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Preventive measures -such as social distancing- are crucial, but can carry long-term consequences.
Terms such as ‘spatial distancing’ help avoid the contradictory interpretation of social distancing in times when social support is crucial.
Miscommunication, social isolation and poorer socioeconomic status can impair the wellbeing of vulnerable groups.
Vulnerable groups are indigenous, prison and homeless populations; migrants, the elderly, people with disabilities and healthcare workers.
The zoonotic virus now named SARS-CoV-2 first infected humans in China, and COVID-19 has rapidly become pandemic. To mitigate its impact on societies, health systems and economies, countries have adopted non-pharmacological preventive practices such as ‘spatial’ or ‘social’ distancing, the use of protective masks, and handwashing; these have been widely implemented. However, measures aimed at protecting physical health and healthcare systems have side-effects that might have a big impact on individuals’ wellbeing. As the pandemic reaches low- and middle-income countries, weaker health systems, limited resources and the lower socioeconomic status of their populations make halting the pandemic more challenging. In this article, we explore the impact of COVID-19 and its prevention measures on the wellbeing of vulnerable populations. Special attention must be given to homeless, indigenous, migrant and imprisoned populations, as well as people living with disabilities and the elderly. More than just resolute governmental action will be required to overcome the pandemic. Links between science and political actions have to be strengthened. Fighting COVID-19 is a collective endeavour and community action, on a global scale, is of paramount importance.
], even though the disease was declared a pandemic by the World Health Organization (WHO) only earlierthat month. The pandemic has swiftly reached and affected all continents and countries around the globe. Measures taken to reduce the rapid spread of the SARS-CoV-2 virus [
] have extended the impact of the pandemic on health systems, economies and society everywhere in the world.
No treatment for COVID-19 exists and a vaccine will not be available in less than 18 months (in an optimistic scenario). Nonpharmacological practices such as covering the mouth and nose when coughing/sneezing, frequent handwashing and maintaining spatial separation between persons can only retard the spread of the virus, and mitigate the burden of the disease. The strategies of “social distancing” include closure of educational institutions and workplaces, cancellation of mass gatherings, isolation of suspected or confirmed cases, quarantine of persons in contact with confirmed cases, stay-at-home recommendations, and even mandatory quarantine in some cities and residential areas [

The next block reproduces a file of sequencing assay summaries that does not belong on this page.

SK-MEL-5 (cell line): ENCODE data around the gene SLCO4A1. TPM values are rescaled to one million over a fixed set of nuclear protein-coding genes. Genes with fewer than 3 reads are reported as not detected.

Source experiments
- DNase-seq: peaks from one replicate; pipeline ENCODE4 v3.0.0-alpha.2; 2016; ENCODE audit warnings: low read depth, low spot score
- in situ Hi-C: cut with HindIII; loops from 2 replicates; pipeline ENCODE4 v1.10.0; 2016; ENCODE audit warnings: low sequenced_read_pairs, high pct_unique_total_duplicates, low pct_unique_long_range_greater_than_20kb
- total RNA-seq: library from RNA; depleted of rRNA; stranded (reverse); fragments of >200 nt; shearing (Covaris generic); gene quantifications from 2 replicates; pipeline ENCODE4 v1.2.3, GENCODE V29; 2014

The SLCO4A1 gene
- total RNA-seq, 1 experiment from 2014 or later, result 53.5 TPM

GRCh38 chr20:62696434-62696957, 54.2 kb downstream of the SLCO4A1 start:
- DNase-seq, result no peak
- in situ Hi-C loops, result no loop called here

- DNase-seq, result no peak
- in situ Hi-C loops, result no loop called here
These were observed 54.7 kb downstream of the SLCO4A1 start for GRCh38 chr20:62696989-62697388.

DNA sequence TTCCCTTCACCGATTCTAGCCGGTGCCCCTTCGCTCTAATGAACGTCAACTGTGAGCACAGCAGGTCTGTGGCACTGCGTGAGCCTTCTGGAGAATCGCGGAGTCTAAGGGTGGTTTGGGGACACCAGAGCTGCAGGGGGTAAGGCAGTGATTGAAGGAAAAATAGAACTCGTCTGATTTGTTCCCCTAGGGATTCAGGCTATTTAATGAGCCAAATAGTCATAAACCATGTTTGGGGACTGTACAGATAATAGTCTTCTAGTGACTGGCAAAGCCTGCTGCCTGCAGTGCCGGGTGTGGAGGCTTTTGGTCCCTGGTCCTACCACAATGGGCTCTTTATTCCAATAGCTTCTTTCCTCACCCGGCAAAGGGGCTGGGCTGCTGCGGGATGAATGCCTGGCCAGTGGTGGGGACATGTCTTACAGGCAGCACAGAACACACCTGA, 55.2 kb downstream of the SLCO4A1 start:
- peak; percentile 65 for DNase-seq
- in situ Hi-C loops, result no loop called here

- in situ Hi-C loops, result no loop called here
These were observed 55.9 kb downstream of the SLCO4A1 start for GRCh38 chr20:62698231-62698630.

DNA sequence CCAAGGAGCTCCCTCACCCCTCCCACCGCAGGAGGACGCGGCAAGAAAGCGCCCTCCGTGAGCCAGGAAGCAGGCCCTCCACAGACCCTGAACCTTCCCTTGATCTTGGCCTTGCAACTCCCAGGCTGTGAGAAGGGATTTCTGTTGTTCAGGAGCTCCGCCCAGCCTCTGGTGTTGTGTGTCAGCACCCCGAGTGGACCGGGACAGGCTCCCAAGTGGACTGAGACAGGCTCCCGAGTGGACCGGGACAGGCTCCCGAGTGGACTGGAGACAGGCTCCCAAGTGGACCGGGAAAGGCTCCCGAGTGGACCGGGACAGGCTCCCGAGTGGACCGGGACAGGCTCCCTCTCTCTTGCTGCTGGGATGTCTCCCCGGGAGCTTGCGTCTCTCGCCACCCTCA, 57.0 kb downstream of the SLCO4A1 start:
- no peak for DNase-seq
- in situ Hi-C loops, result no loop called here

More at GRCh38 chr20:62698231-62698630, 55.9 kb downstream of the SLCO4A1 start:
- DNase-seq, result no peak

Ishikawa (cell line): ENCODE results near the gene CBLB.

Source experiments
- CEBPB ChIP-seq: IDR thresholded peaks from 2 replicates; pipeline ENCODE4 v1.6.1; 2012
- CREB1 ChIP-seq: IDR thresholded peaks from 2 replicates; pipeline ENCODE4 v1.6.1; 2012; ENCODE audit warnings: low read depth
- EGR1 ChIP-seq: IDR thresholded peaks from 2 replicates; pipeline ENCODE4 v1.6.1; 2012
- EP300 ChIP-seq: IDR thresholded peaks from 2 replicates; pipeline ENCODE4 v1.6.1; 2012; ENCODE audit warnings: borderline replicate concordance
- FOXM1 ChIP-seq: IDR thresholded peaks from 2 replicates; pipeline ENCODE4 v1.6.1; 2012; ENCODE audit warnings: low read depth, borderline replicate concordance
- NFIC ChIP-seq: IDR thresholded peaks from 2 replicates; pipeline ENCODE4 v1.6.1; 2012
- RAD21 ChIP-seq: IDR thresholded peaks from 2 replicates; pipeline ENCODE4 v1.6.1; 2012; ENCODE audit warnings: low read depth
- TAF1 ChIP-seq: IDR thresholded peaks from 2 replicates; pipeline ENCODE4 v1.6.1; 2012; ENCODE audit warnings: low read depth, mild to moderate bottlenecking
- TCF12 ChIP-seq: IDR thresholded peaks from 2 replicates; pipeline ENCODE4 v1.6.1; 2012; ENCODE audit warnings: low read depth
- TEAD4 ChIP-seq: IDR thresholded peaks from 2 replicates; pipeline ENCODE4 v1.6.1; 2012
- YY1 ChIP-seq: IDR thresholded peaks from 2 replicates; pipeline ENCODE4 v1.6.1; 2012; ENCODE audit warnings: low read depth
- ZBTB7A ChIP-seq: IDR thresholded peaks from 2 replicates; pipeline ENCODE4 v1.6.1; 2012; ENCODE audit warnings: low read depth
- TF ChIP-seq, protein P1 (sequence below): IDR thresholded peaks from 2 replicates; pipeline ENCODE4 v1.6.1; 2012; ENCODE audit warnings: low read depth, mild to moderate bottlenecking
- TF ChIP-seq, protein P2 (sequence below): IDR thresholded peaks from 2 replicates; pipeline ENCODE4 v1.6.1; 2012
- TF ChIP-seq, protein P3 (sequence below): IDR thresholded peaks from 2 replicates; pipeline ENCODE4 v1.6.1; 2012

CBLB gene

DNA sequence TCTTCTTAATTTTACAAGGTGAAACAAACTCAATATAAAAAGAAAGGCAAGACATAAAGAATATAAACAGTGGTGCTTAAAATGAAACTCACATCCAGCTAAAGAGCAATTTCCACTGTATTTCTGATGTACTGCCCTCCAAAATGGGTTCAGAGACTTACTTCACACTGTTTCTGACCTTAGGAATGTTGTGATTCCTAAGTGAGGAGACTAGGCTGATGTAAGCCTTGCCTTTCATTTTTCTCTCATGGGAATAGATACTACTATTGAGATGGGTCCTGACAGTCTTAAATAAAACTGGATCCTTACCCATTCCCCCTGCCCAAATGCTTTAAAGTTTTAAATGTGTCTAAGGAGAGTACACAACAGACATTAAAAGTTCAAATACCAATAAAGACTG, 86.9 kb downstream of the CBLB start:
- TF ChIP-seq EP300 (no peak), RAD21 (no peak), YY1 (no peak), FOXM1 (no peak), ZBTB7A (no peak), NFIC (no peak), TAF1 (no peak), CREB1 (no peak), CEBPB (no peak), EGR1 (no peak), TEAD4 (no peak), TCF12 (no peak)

]. These and further measures have been implemented especially to protect populations at higher risk: the elderly and people with comorbidities such as cancer, hypertension, diabetes and cardiovascular disease.
Governmental interventions have aimed above all else, as they should, at the protection of physical health. However, social distancing seeds the spread of misinformation and can have profound consequences for psychological wellbeing in vulnerable populations [
Social distancing can diminish the wellbeing of not just those thought to be members of at-risk populations: it can reduce the wellbeing of anyone experiencing confinement, even in small degrees, and all humankind in general, given the dire situation posed by this pandemic. Some experts have recommended changing the term “social distancing” to “spatial distancing”, because of “social distancing” can be misleading [
]. “Spatial distancing” more correctly connotes maintaining the physical distance from others that the use of “social distancing” intends to promote. But proper adherence to spatial distancing or isolation can have the side-effect of a social distancing that can have unfortunate consequences for psychological wellbeing.
A study conducted during the epidemic in January among over 17 000 users of Weibo – one of the most popular social networks in China - found differences in the expression of emotions among its users from which inferences about users’ psychological states may be drawn. In a two-week period of social distancing, the number of posts talking about depression, anxiety, and indignation increased, while the expression of positive emotions decreased significantly [
Social interaction can still take place using the internet, mobile phones and other technological devices. In challenging times, the value of social capital, rather than being neglected, should be highlighted.
Misinformation not only inheres in the inaccuracy of information, it can emerge from the torrent of information coming from non-experts and commercially-driven interests. Misinformation may lead to uncertainty that is increased by the novelty of the virus to which we are being exposed. This state of uncertainty, often in combination with mobility restrictions and isolation, increases the risk of feelings of insecurity, anxiety, and a general emotional tension, all of which may impair our quality of life. Fear arising from the excess or unreliability of information about disease can lead to erratic behaviour, trigger the onset of psychiatric disorders, and even increase rates of suicide [
]. The daily flood of often contradictory information has led to panic buying of supplies that are unnecessary under conditions of spatial (or social) distancing, and to the misinterpretation of health care recommendations.